By Kevin Bogardus - 02/25/14 06:00 AM EST
The release from prison of former Ukraine Prime Minister Yulia Tymoshenko over the weekend was preceded by a two-year lobbying campaign that reached the highest levels of the Obama administration, including former Secretary of State Hillary Clinton.
Tymoshenko’s husband, Oleksandr, hired the law firm Wiley Rein in December 2011 to try and secure Washington’s backing. Justice Department records show the firm’s lobbyists talked up her case through phone calls and emails with high-profile names, including Clinton, former President Bill Clinton and senior members of Congress.
In January 2013, Wiley Rein lobbyists even discussed “hacking of Eugenia Tymoshenko email account” over the phone with aides to Sens. Dick Durbin (D-Ill.) and James Inhofe (R-Okla.), Bill Burns of the State Department, Melanne Verveer and “Sec. Clinton,” according to records. Eugenia is Tymoshenko’s daughter.
The lobbyists also emailed the Clintons this past September about the Yalta Conference. Both Clintons spoke at the gathering and encouraged Ukraine to bolster ties to Europe.
Tymoshenko had been in prison since 2011, after being charged with abuse of power and embezzlement. Observers considered it a political prosecution, leading the European Union to distance itself from Ukraine and helping to fuel the violent protests that have torn the country apart.
Former Rep. Jim Slattery (D-Kan.), a partner at Wiley Rein, said he has talked to both Clintons about Tymoshenko’s case. The six-term congressman has been a personal friend of the Ukrainian leader since 2004, when he traveled to the country as an election observer.
“I have really followed Ukraine since then. I have been convinced that Ukraine is of key strategic importance, and I was surprised at how little members of Congress knew what was going on there,” Slattery said.
Wiley Rein has been paid $920,000 under the contract with Oleksandar Tymoshenko, according to disclosure records filed with the Senate. But Justice documents show funds have been funneled through a half-dozen companies and firms, as well as Tymoshenko’s father and daughter, to reach the law firm.
Slattery said the companies that contributed funds to his effort were allies of the ex-prime minister.
“It was extremely difficult for the Tymoshenkos to move money out of the Ukraine. It was tricky,” Slattery said.
Washington has often been a battleground for Ukrainian politicians and their lobbyists, bringing sizable business to K Street.
Last year, the European Centre for a Modern Ukraine, based in Brussels, paid Mercury $280,000 and Podesta Group $510,000 in lobbying fees, according to disclosure records. The group is considered close to Viktor Yanukovych, the Ukrainian president now wanted for arrest after the bloody crackdown in Kiev’s Independence Square.
Former Rep. Vin Weber (R-Minn.), a partner at Mercury, said the firm lobbyists are “not babes in the wood” about the group’s ties to Yanukovych.
“We don’t know who exactly funds the group, but it seems it is funded by supporters of Yanukovych. But it’s not funded by the government. It’s not funded by the party. It’s funded by individuals,” Weber said.
Mercury disclosed lobbying on several pro-democracy and pro-Tymoshenko resolutions last year. Weber said their client wanted the lobbyists to gather information on the measures.
“We did tell anyone that would listen that our understanding from our sources in Europe is that these actions by the United States and Europe were going to backfire with Yanukovych. We weren’t saying keep Tymoshenko in jail. We weren’t saying that Ukraine shouldn’t do reform,” Weber said. “We did say that pressure from Congress was pushing Yanukovych closer to Putin.”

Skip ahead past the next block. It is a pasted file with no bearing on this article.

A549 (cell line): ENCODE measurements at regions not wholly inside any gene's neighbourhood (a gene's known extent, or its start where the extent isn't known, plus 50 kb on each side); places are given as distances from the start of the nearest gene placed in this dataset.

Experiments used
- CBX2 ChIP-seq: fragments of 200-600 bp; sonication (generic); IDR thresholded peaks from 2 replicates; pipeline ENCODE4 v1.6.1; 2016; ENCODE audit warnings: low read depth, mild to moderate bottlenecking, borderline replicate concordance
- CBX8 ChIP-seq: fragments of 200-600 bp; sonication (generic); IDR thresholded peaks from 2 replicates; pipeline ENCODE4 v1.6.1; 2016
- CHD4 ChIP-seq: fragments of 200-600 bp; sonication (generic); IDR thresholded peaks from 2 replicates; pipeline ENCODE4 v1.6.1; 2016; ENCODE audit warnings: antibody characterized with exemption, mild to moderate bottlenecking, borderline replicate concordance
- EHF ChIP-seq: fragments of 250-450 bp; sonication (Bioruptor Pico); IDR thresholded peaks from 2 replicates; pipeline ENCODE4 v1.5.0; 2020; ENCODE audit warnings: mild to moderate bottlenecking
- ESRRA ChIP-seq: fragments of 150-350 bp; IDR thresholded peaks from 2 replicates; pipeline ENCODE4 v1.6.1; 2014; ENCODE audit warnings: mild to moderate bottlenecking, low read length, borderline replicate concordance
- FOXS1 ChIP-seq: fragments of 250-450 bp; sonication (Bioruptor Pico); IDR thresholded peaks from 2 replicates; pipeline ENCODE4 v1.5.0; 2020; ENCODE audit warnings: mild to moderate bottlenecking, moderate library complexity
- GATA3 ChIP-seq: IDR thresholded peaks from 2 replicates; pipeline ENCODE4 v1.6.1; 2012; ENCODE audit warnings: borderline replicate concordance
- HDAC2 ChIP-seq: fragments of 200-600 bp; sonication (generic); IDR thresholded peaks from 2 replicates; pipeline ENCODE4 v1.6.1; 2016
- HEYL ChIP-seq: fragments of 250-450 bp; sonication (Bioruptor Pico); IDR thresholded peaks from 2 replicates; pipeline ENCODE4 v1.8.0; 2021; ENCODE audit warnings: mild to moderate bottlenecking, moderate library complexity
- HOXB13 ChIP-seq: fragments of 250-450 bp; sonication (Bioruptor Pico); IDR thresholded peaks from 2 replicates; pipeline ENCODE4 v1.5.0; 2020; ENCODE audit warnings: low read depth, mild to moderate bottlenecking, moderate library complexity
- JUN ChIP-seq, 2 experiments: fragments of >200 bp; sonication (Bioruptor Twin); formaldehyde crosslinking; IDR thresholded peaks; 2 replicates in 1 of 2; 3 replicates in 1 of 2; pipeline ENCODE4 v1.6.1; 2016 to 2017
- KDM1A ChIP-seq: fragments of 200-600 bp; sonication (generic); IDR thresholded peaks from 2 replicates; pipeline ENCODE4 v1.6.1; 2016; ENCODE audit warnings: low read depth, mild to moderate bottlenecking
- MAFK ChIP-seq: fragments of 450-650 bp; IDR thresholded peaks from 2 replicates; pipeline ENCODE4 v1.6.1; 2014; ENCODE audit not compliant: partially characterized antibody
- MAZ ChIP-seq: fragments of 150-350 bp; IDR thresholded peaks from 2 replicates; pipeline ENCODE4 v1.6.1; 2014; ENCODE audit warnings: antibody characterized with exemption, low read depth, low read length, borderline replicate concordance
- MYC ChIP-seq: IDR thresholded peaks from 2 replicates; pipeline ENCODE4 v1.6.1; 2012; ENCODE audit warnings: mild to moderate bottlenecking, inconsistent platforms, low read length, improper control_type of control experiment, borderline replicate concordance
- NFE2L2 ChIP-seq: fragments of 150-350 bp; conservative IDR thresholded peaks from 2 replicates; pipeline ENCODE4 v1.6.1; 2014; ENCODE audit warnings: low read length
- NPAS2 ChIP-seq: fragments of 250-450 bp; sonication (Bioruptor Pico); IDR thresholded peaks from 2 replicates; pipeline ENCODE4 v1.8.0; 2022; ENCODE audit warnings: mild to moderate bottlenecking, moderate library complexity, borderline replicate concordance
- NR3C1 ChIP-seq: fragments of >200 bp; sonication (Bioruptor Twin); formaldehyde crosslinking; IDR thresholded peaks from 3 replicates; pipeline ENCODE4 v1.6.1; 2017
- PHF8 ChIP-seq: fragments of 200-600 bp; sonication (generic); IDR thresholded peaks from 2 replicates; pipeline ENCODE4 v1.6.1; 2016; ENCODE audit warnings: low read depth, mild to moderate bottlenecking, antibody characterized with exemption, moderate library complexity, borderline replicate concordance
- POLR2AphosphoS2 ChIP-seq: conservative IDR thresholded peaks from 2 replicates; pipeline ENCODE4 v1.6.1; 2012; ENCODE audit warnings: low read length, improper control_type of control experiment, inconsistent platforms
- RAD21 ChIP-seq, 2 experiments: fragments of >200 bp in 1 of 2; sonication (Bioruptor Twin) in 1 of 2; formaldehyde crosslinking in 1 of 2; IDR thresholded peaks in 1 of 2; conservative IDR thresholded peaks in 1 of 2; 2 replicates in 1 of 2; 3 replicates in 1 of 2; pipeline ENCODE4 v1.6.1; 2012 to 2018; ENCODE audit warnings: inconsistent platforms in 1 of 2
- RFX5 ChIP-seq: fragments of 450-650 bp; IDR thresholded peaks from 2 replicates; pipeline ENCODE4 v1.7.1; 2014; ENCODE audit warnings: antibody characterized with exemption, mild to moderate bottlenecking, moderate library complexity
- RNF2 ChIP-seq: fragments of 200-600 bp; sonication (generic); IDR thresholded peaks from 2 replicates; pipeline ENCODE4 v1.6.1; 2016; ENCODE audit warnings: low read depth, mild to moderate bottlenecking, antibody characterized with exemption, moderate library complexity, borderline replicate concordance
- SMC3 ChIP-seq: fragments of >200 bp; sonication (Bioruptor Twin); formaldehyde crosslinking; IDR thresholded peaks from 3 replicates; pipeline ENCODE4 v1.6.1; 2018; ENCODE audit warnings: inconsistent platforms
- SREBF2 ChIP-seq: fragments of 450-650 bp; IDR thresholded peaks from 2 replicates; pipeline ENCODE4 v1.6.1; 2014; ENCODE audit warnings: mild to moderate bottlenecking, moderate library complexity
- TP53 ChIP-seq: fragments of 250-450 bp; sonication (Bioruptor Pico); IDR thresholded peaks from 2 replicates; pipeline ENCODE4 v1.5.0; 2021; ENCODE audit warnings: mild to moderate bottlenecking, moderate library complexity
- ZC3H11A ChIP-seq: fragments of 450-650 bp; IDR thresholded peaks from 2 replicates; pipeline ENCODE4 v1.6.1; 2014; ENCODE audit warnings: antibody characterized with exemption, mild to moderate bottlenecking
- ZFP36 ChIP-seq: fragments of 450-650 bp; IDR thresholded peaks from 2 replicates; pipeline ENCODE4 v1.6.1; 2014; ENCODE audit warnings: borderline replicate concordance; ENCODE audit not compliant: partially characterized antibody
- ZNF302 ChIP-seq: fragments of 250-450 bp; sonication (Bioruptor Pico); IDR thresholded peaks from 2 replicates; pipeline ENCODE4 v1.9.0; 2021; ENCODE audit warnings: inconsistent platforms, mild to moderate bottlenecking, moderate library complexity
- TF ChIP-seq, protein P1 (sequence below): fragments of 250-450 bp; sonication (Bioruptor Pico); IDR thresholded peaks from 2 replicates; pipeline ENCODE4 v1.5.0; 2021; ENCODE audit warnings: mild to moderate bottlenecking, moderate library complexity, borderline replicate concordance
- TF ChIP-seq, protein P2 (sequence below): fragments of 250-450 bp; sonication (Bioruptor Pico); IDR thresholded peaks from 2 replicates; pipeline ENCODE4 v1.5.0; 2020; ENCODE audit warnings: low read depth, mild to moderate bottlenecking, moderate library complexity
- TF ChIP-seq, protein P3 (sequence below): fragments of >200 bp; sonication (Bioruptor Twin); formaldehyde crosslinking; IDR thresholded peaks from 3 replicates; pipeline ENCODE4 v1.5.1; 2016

Weber said the group “was founded to supported Ukrainian accession into the EU and support broader economic ties to the United States.” The lobbyist said the firm has no plans to end its lobbying contract with the group.
“They have become a very controversial client, but we have no hesitation in defending our work for them,” Weber said.
Other Ukrainian figures have also had K Street representation.
Dmitry Shpenov, a member of Ukraine’s Parliament and Yanukovych’s political party, parted ways in the fall of 2013 with Arnall Golden Gregory and Tauzin Consultants, according to documents and lobbyists.
Yuriy Ivaniuschenko, another Ukrainian member of Parliament and steel magnate, signed a contract with law firm Sidley Austin to help secure a U.S. visa.
Tymoshenko also turned to K Street while in office, hiring TD International and powerhouse firm The Glover Park Group to represent her in Washington, according to Justice records.
Tymoshenko still has powerful allies on Capitol Hill. Both Durbin and Sen. John McCain (R-Ariz.) talked to the Ukrainian leader on the phone after her release on Saturday, according to the lawmakers’ Twitter feeds.
In the meantime, Slattery, who visited Tymoshenko when she was behind bars, said he plans to travel to Ukraine again to meet with members of Parliament there.
Slattery said he has emailed Tymoshenko the texts of President Abraham Lincoln’s second inaugural address, Martin Luther King Jr.’s Letter from Birmingham Jail and the Sermon on the Mount to inspire her during this time of crisis.
“What I’m saying to the Ukrainians is they need to find their Lincoln or their Mandela and end this cycle of revenge,” Slattery said.
With Tymoshenko on the rise and Yanukovych having fled Kiev, Slattery and his team of Wiley Rein lobbyists could become Ukraine’s de facto men in Washington. The ex-lawmaker says the country’s political situation remains in flux.
“The short answer is, I don’t know because I don’t know what the next government is going to look like. I only represent causes that I agree with, and if good people emerge in the next government, I would consider it,” Slattery said.
“I would work for people who want a free, democratic Ukraine. I am not going to represent gangsters or thugs.”